Many of these gains can be traced back to the institutions where the philanthropist received his or her education. It makes perfect sense for schools to add more resources to take advantage of this migration of money. The best philanthropic colleges and universities are also entering into increasingly complex planned giving agreements.
University development departments should be working overtime to identify potential donors and place a compelling value proposition before them. Becoming more entrepreneurial and resourceful will help ease some of the financial challenges mentioned above.
Business modeling to meet economic challenges
We can probably all agree that meeting financial goals has been a struggle in recent years for much of the higher education industry. One major opportunity that administrators have not taken full advantage of is building business models for classes and programs. This will assist in influencing economic decisions that must be made for the sake of the institution’s mission. While some institutions are using modeling in a limited way, and are making the right financial choices in building for tomorrow, many others are still burdened by decisions made for political or emotional reasons.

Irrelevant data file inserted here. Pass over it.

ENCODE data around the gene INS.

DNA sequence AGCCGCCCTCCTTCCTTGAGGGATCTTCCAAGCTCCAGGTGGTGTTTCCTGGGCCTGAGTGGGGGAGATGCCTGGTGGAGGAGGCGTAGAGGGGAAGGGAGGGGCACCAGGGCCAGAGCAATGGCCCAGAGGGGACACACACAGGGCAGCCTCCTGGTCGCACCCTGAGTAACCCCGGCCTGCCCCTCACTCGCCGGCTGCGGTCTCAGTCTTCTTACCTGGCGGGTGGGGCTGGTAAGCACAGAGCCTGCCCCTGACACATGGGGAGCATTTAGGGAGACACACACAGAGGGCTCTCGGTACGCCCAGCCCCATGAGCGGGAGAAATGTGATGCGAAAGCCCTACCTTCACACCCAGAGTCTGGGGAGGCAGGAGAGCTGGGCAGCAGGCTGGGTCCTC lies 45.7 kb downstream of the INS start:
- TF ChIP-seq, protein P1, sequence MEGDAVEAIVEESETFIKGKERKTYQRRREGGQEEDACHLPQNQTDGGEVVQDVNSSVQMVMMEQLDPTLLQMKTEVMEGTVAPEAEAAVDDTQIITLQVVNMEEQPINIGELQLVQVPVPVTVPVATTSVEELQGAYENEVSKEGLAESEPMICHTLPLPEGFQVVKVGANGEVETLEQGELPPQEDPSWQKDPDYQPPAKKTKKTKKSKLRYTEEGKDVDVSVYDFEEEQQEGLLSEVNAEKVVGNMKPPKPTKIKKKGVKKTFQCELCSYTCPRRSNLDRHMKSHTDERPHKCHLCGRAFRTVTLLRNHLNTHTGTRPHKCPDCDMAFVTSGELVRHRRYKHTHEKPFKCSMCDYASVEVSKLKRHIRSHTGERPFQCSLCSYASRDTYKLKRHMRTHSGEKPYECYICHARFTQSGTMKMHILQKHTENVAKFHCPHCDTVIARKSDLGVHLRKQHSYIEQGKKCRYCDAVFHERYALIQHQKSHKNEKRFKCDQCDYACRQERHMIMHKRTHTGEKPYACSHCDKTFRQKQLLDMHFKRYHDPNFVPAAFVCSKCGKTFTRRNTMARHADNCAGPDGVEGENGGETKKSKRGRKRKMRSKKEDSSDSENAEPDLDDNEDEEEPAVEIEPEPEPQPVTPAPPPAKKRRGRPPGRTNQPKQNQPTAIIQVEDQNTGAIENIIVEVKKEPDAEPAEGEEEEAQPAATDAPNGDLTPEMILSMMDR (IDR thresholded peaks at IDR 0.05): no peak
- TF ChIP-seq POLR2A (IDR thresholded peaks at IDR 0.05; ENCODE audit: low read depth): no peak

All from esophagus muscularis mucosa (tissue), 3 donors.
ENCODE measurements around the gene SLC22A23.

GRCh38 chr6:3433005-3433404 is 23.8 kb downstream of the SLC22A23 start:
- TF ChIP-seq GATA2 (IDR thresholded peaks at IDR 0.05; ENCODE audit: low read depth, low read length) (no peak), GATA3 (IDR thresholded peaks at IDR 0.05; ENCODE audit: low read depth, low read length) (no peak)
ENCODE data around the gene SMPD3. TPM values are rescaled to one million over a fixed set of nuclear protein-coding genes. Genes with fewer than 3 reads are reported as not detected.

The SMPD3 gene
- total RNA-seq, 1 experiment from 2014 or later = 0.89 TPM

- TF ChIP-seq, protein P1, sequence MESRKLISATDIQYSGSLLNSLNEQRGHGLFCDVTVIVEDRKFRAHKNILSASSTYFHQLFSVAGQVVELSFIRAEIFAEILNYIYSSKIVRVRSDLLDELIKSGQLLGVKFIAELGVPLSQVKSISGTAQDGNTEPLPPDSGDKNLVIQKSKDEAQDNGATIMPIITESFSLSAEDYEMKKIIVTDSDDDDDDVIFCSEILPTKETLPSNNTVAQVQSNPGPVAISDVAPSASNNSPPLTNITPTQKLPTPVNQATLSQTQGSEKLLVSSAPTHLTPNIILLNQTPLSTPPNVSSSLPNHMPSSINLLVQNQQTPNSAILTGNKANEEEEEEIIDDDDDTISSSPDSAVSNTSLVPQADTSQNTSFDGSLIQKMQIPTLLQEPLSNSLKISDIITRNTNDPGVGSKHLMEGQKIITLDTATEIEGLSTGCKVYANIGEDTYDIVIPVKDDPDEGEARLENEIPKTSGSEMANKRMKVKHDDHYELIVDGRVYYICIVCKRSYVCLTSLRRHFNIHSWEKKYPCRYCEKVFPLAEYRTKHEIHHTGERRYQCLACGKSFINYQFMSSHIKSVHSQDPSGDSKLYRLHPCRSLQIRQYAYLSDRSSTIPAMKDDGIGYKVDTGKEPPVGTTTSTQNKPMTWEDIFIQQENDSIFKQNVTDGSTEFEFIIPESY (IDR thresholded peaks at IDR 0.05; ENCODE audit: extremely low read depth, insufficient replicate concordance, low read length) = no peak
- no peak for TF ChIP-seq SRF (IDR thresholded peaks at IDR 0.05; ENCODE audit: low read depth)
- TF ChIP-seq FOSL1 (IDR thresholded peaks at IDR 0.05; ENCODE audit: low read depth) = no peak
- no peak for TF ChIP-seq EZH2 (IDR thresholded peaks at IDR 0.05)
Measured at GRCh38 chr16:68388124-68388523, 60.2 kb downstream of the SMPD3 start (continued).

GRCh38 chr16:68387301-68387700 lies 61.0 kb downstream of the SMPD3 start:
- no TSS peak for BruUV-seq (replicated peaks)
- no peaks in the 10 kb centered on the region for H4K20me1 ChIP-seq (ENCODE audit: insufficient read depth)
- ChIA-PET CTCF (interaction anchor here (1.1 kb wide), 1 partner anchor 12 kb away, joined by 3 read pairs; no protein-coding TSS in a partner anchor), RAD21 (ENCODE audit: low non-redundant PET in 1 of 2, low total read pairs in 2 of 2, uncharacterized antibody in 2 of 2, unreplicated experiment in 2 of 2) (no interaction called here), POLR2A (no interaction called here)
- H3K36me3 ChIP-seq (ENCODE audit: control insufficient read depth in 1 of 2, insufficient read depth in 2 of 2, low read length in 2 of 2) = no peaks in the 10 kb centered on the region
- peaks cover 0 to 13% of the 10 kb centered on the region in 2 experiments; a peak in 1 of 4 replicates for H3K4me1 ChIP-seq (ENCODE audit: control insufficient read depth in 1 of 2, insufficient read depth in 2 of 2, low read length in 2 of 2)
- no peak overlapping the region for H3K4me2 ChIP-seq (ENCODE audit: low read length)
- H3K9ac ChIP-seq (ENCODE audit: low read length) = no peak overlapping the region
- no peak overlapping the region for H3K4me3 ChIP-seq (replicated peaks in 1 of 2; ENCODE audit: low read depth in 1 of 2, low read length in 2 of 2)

If your institution is hampered financially and you want to begin utilizing proper business models, keep it simple. Base your models on a contribution margin after direct revenues and direct expenses. The major failure in business modeling in higher education is the confusion built on the indirect costs. If you use a simple approach based on the contribution margin, the clouds will part and you will be enlightened.
How we can help
Administrators and educators need solid data, a strong vision, and guidance to position schools for long-term success. CLA professionals are always available to discuss your institution’s goals and the issues of the day, and with your assistance, can develop business models and offer solutions rooted in industry best practices.